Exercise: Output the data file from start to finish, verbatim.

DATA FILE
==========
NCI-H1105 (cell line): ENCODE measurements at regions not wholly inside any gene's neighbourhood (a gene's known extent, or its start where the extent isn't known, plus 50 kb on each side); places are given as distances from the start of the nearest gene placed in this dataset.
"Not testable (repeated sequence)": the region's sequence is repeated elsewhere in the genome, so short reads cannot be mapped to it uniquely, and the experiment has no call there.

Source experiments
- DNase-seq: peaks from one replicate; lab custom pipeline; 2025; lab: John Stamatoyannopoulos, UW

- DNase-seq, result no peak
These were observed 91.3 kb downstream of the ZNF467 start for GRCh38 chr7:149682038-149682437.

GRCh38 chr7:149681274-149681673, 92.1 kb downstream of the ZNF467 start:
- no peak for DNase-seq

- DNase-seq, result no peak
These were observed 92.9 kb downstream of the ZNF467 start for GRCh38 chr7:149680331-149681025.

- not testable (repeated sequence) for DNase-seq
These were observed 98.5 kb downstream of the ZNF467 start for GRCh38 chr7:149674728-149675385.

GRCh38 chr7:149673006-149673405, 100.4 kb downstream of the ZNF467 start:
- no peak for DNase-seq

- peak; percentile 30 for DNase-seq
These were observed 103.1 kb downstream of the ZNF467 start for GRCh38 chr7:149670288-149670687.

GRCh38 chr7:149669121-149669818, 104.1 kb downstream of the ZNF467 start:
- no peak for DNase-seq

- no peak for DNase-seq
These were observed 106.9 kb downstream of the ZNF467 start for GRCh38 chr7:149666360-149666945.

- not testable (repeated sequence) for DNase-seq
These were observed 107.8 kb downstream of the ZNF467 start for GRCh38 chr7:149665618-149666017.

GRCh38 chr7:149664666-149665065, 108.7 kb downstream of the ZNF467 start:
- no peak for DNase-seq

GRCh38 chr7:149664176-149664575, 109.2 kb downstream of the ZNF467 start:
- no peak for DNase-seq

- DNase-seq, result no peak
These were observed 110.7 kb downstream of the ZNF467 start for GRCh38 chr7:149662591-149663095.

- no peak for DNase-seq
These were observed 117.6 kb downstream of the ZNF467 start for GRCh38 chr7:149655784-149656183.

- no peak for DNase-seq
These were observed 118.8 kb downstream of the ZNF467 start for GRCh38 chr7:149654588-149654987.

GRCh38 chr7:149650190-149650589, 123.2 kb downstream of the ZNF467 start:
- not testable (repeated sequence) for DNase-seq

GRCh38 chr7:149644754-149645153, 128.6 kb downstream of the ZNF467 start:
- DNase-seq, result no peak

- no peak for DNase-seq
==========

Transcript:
NCI-H1105 (cell line): ENCODE measurements at regions not wholly inside any gene's neighbourhood (a gene's known extent, or its start where the extent isn't known, plus 50 kb on each side); places are given as distances from the start of the nearest gene placed in this dataset.
"Not testable (repeated sequence)": the region's sequence is repeated elsewhere in the genome, so short reads cannot be mapped to it uniquely, and the experiment has no call there.

Source experiments
- DNase-seq: peaks from one replicate; lab custom pipeline; 2025; lab: John Stamatoyannopoulos, UW

- DNase-seq, result no peak
These were observed 91.3 kb downstream of the ZNF467 start for GRCh38 chr7:149682038-149682437.

GRCh38 chr7:149681274-149681673, 92.1 kb downstream of the ZNF467 start:
- no peak for DNase-seq

- DNase-seq, result no peak
These were observed 92.9 kb downstream of the ZNF467 start for GRCh38 chr7:149680331-149681025.

- not testable (repeated sequence) for DNase-seq
These were observed 98.5 kb downstream of the ZNF467 start for GRCh38 chr7:149674728-149675385.

GRCh38 chr7:149673006-149673405, 100.4 kb downstream of the ZNF467 start:
- no peak for DNase-seq

- peak; percentile 30 for DNase-seq
These were observed 103.1 kb downstream of the ZNF467 start for GRCh38 chr7:149670288-149670687.

GRCh38 chr7:149669121-149669818, 104.1 kb downstream of the ZNF467 start:
- no peak for DNase-seq

- no peak for DNase-seq
These were observed 106.9 kb downstream of the ZNF467 start for GRCh38 chr7:149666360-149666945.

- not testable (repeated sequence) for DNase-seq
These were observed 107.8 kb downstream of the ZNF467 start for GRCh38 chr7:149665618-149666017.

GRCh38 chr7:149664666-149665065, 108.7 kb downstream of the ZNF467 start:
- no peak for DNase-seq

GRCh38 chr7:149664176-149664575, 109.2 kb downstream of the ZNF467 start:
- no peak for DNase-seq

- DNase-seq, result no peak
These were observed 110.7 kb downstream of the ZNF467 start for GRCh38 chr7:149662591-149663095.

- no peak for DNase-seq
These were observed 117.6 kb downstream of the ZNF467 start for GRCh38 chr7:149655784-149656183.

- no peak for DNase-seq
These were observed 118.8 kb downstream of the ZNF467 start for GRCh38 chr7:149654588-149654987.

GRCh38 chr7:149650190-149650589, 123.2 kb downstream of the ZNF467 start:
- not testable (repeated sequence) for DNase-seq

GRCh38 chr7:149644754-149645153, 128.6 kb downstream of the ZNF467 start:
- DNase-seq, result no peak

- no peak for DNase-seq